For children, the excitement of Christmas is already unbearable, and the 25th December can't come quick enough. Counting down one day at a time feels like the longest journey ever, a little like setting off on a family holiday.
The reality is that for anyone else, those 25 days are just not long enough. The build up to Christmas can, and does, begin before December but there is something symbolic about the 1st day of advent. The festivities suddenly become socially acceptable, and people actually consider dusting down the Christmas jumpers.
In less than a month, there's seemingly so much to fit in and an abundance of festivities to tick off. The list of Christmas traditions is ever-growing and the opportunities for festive fun just keep on giving.
Advent calendars are a long-standing must, having gained popularity in Germany in the late 1800s. Early advent calendars simply presented a beautiful Christmas picture behind each of the 24 doors. Today, they come in all sorts of shapes and sizes with children (and adults alike!) enjoying anything from chocolates and sweets to toiletries and your favourite tipple.
And then there's the Christmas cards and the point at which the advent countdown becomes a race against time. It's a lovely festive gesture but a Christmas card list can soon get out of hand; writing the cards always takes longer than expected. Christmas card etiquette certainly divides the crowd too; there's the ones who send their greetings in November and those who miss the Christmas post deadline every year!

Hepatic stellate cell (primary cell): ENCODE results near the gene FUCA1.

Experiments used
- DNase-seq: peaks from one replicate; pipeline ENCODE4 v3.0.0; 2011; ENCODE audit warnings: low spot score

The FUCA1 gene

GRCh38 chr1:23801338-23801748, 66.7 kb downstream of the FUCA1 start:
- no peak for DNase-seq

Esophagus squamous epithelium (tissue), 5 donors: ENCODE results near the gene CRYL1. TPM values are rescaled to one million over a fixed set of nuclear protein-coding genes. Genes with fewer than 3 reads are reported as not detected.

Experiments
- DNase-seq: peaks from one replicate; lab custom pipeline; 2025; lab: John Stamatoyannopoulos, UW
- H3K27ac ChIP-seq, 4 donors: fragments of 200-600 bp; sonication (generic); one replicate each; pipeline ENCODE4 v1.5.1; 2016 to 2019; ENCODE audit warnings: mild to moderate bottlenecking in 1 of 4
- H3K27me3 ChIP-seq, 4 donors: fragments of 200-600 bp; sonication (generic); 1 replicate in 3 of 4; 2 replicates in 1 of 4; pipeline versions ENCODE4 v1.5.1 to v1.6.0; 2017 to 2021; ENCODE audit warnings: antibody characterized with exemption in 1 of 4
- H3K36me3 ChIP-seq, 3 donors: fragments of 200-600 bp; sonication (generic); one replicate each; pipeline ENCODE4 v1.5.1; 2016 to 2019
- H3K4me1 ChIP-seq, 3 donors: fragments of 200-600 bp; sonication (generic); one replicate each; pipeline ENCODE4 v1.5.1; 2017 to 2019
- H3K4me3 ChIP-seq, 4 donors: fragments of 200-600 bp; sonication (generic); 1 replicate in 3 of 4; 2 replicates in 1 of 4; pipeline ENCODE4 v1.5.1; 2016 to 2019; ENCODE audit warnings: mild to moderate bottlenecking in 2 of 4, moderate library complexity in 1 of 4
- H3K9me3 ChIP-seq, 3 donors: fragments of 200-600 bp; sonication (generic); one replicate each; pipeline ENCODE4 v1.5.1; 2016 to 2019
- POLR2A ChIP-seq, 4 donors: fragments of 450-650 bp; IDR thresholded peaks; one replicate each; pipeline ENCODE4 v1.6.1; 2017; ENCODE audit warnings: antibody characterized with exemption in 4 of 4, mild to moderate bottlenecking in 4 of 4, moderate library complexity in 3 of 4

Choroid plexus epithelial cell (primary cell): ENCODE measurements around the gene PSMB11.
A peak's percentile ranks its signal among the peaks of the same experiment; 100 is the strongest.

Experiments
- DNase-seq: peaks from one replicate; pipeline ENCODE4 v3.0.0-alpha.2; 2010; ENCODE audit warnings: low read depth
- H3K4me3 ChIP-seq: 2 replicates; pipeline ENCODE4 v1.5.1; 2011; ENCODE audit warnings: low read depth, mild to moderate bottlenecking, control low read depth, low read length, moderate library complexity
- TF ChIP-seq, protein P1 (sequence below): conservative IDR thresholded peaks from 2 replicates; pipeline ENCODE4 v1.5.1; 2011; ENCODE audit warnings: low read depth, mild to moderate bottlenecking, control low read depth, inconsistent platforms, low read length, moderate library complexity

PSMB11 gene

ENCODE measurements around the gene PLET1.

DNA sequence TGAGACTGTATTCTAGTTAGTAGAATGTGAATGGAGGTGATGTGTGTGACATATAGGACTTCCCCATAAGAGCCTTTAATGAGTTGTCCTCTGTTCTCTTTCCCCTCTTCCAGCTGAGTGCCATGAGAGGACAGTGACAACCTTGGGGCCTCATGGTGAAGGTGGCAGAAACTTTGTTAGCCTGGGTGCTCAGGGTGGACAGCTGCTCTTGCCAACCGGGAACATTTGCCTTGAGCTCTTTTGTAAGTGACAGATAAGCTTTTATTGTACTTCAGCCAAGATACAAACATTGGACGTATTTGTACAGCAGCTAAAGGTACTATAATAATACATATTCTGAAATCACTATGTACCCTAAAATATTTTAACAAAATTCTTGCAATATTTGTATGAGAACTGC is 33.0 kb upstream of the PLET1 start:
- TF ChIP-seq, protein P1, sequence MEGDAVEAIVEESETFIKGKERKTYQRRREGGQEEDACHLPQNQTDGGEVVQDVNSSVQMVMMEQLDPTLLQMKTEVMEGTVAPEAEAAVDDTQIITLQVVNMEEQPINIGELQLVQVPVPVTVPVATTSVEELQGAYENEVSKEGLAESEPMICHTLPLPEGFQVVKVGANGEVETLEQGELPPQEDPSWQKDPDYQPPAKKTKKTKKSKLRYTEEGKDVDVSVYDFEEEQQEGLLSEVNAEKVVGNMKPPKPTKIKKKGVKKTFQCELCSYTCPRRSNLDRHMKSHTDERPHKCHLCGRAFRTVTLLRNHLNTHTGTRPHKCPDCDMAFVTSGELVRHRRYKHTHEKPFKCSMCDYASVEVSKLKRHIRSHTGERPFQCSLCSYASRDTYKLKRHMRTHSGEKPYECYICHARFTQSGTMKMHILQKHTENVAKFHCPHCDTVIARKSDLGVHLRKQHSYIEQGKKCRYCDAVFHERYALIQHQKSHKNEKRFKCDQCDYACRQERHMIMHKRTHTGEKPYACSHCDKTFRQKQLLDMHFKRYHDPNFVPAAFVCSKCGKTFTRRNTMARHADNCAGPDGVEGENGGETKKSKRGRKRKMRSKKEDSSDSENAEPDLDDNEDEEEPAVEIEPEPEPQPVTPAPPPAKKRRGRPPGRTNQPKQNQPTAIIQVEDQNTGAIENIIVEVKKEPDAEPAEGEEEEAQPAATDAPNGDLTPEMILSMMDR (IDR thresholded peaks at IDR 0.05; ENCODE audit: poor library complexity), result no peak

A certainty in most households though is the tree, without which, is Christmas really Christmas? The evergreen trend has been going strong since 1841 when Prince Albert put a Christmas tree up at Windsor Castle, marking the beginning of a wonderful tradition. The decorating of the tree is a happy time, each and every one capturing its own charm and setting the scene for Christmas morning.
But before the big man arrives, a visit to see him and talk about your wish list is a memory-making essential. Nothing beats the magic of a Santa's Grotto and for children, the anticipation of being on the 'naughty or nice' list is more than exciting. Christmas really is nearly here by now and attention can be turned to the festive menu.
Will it be a traditional turkey roast with all the trimmings? Trimming such as pigs in blankets, cranberry sauce and stuffing to name just a few. Until the 1950s, turkey at Christmas was deemed a luxury and to this day, it remains a wonderful festive treat. So too does figgy pudding; a Christmas staple laced with lush fruit and lots of alcohol. Traditionally made a week before advent on what is known as 'stir-up Sunday', a Christmas pudding is nothing short of a festive icon.
So, we've made it to planning the Christmas lunch, now to live Christmas Eve; perhaps one of the most magical nights of the year. A pantomime, Christmas Eve boxes, treats for Santa, stockings at the end of the bed and a little festive tipple. And surely, it's early to bed, because if you're not fast asleep, he won't come!